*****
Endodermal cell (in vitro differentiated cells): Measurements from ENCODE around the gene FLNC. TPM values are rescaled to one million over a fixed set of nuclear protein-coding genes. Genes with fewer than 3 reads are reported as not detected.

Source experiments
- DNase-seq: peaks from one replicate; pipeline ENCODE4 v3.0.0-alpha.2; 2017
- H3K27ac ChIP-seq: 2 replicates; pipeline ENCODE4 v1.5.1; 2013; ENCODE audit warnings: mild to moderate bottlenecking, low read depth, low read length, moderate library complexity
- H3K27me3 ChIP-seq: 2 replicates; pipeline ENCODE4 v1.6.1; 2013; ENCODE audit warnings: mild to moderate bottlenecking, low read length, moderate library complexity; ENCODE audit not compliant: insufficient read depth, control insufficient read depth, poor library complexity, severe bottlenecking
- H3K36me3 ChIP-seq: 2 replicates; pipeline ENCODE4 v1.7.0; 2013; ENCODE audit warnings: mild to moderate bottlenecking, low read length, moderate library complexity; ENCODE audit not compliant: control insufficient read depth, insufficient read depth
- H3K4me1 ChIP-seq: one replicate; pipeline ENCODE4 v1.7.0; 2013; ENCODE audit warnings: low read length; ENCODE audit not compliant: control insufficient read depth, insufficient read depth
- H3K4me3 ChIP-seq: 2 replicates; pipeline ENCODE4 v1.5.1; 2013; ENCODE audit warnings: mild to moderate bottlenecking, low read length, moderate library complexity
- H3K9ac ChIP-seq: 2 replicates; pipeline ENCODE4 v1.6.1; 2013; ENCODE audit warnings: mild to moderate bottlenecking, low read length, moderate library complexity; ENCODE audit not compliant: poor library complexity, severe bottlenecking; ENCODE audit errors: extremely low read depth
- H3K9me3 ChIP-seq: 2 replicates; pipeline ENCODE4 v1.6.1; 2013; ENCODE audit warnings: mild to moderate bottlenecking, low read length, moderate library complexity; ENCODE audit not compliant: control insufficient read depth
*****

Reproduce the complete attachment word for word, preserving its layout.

Endodermal cell (in vitro differentiated cells): Measurements from ENCODE around the gene FLNC. TPM values are rescaled to one million over a fixed set of nuclear protein-coding genes. Genes with fewer than 3 reads are reported as not detected.

Source experiments
- DNase-seq: peaks from one replicate; pipeline ENCODE4 v3.0.0-alpha.2; 2017
- H3K27ac ChIP-seq: 2 replicates; pipeline ENCODE4 v1.5.1; 2013; ENCODE audit warnings: mild to moderate bottlenecking, low read depth, low read length, moderate library complexity
- H3K27me3 ChIP-seq: 2 replicates; pipeline ENCODE4 v1.6.1; 2013; ENCODE audit warnings: mild to moderate bottlenecking, low read length, moderate library complexity; ENCODE audit not compliant: insufficient read depth, control insufficient read depth, poor library complexity, severe bottlenecking
- H3K36me3 ChIP-seq: 2 replicates; pipeline ENCODE4 v1.7.0; 2013; ENCODE audit warnings: mild to moderate bottlenecking, low read length, moderate library complexity; ENCODE audit not compliant: control insufficient read depth, insufficient read depth
- H3K4me1 ChIP-seq: one replicate; pipeline ENCODE4 v1.7.0; 2013; ENCODE audit warnings: low read length; ENCODE audit not compliant: control insufficient read depth, insufficient read depth
- H3K4me3 ChIP-seq: 2 replicates; pipeline ENCODE4 v1.5.1; 2013; ENCODE audit warnings: mild to moderate bottlenecking, low read length, moderate library complexity
- H3K9ac ChIP-seq: 2 replicates; pipeline ENCODE4 v1.6.1; 2013; ENCODE audit warnings: mild to moderate bottlenecking, low read length, moderate library complexity; ENCODE audit not compliant: poor library complexity, severe bottlenecking; ENCODE audit errors: extremely low read depth
- H3K9me3 ChIP-seq: 2 replicates; pipeline ENCODE4 v1.6.1; 2013; ENCODE audit warnings: mild to moderate bottlenecking, low read length, moderate library complexity; ENCODE audit not compliant: control insufficient read depth